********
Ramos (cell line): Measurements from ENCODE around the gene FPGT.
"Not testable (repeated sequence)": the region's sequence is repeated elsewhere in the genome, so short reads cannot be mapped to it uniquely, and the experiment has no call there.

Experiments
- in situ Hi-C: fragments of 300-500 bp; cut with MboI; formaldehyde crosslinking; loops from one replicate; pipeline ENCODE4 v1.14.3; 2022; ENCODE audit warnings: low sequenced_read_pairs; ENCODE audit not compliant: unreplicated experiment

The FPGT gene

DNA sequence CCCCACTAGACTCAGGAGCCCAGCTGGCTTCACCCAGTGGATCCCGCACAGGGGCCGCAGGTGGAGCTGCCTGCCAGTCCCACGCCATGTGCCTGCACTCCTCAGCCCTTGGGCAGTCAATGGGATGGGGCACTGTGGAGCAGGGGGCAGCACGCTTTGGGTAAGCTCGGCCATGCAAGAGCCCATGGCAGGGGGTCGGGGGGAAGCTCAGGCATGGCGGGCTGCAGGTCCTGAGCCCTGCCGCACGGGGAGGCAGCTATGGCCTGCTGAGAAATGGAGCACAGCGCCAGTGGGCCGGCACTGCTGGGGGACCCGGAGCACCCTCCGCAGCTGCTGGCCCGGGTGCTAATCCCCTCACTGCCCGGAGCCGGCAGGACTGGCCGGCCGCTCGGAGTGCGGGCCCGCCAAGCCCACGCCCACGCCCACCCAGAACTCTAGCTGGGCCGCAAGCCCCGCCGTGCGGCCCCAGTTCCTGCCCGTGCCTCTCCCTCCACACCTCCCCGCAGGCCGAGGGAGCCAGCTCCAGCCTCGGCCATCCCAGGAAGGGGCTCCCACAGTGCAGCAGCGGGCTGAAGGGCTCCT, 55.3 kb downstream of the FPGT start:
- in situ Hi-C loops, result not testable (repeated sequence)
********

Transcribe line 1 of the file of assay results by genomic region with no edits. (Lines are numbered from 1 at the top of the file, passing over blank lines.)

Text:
Ramos (cell line): Measurements from ENCODE around the gene FPGT.